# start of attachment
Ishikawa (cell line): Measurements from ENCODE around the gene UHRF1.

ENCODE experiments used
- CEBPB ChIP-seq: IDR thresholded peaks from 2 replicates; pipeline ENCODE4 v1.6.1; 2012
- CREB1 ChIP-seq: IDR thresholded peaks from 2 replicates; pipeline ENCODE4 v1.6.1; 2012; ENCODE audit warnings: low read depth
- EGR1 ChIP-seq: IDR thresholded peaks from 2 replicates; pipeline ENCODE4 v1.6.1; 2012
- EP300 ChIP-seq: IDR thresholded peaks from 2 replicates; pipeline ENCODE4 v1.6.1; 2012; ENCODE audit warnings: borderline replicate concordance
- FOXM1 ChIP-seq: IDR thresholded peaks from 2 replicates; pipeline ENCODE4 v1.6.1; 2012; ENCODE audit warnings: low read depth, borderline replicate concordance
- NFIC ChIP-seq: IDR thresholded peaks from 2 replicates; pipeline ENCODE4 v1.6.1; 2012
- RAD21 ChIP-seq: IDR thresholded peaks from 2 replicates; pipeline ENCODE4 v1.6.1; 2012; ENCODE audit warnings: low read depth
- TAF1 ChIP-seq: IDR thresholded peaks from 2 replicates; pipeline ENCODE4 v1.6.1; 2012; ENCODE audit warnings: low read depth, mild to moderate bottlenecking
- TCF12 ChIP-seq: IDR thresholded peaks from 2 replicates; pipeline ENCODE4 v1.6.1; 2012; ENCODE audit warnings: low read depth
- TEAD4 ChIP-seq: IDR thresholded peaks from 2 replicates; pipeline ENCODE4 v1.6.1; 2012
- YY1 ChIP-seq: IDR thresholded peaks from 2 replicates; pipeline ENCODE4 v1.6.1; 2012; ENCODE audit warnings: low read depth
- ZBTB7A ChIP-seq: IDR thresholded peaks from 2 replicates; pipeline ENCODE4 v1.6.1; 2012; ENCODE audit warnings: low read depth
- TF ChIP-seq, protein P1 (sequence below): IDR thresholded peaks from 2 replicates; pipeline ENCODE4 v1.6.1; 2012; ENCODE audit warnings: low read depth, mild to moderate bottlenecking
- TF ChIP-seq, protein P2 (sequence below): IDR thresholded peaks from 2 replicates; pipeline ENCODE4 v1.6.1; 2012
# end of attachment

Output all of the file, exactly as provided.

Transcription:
Ishikawa (cell line): Measurements from ENCODE around the gene UHRF1.

ENCODE experiments used
- CEBPB ChIP-seq: IDR thresholded peaks from 2 replicates; pipeline ENCODE4 v1.6.1; 2012
- CREB1 ChIP-seq: IDR thresholded peaks from 2 replicates; pipeline ENCODE4 v1.6.1; 2012; ENCODE audit warnings: low read depth
- EGR1 ChIP-seq: IDR thresholded peaks from 2 replicates; pipeline ENCODE4 v1.6.1; 2012
- EP300 ChIP-seq: IDR thresholded peaks from 2 replicates; pipeline ENCODE4 v1.6.1; 2012; ENCODE audit warnings: borderline replicate concordance
- FOXM1 ChIP-seq: IDR thresholded peaks from 2 replicates; pipeline ENCODE4 v1.6.1; 2012; ENCODE audit warnings: low read depth, borderline replicate concordance
- NFIC ChIP-seq: IDR thresholded peaks from 2 replicates; pipeline ENCODE4 v1.6.1; 2012
- RAD21 ChIP-seq: IDR thresholded peaks from 2 replicates; pipeline ENCODE4 v1.6.1; 2012; ENCODE audit warnings: low read depth
- TAF1 ChIP-seq: IDR thresholded peaks from 2 replicates; pipeline ENCODE4 v1.6.1; 2012; ENCODE audit warnings: low read depth, mild to moderate bottlenecking
- TCF12 ChIP-seq: IDR thresholded peaks from 2 replicates; pipeline ENCODE4 v1.6.1; 2012; ENCODE audit warnings: low read depth
- TEAD4 ChIP-seq: IDR thresholded peaks from 2 replicates; pipeline ENCODE4 v1.6.1; 2012
- YY1 ChIP-seq: IDR thresholded peaks from 2 replicates; pipeline ENCODE4 v1.6.1; 2012; ENCODE audit warnings: low read depth
- ZBTB7A ChIP-seq: IDR thresholded peaks from 2 replicates; pipeline ENCODE4 v1.6.1; 2012; ENCODE audit warnings: low read depth
- TF ChIP-seq, protein P1 (sequence below): IDR thresholded peaks from 2 replicates; pipeline ENCODE4 v1.6.1; 2012; ENCODE audit warnings: low read depth, mild to moderate bottlenecking
- TF ChIP-seq, protein P2 (sequence below): IDR thresholded peaks from 2 replicates; pipeline ENCODE4 v1.6.1; 2012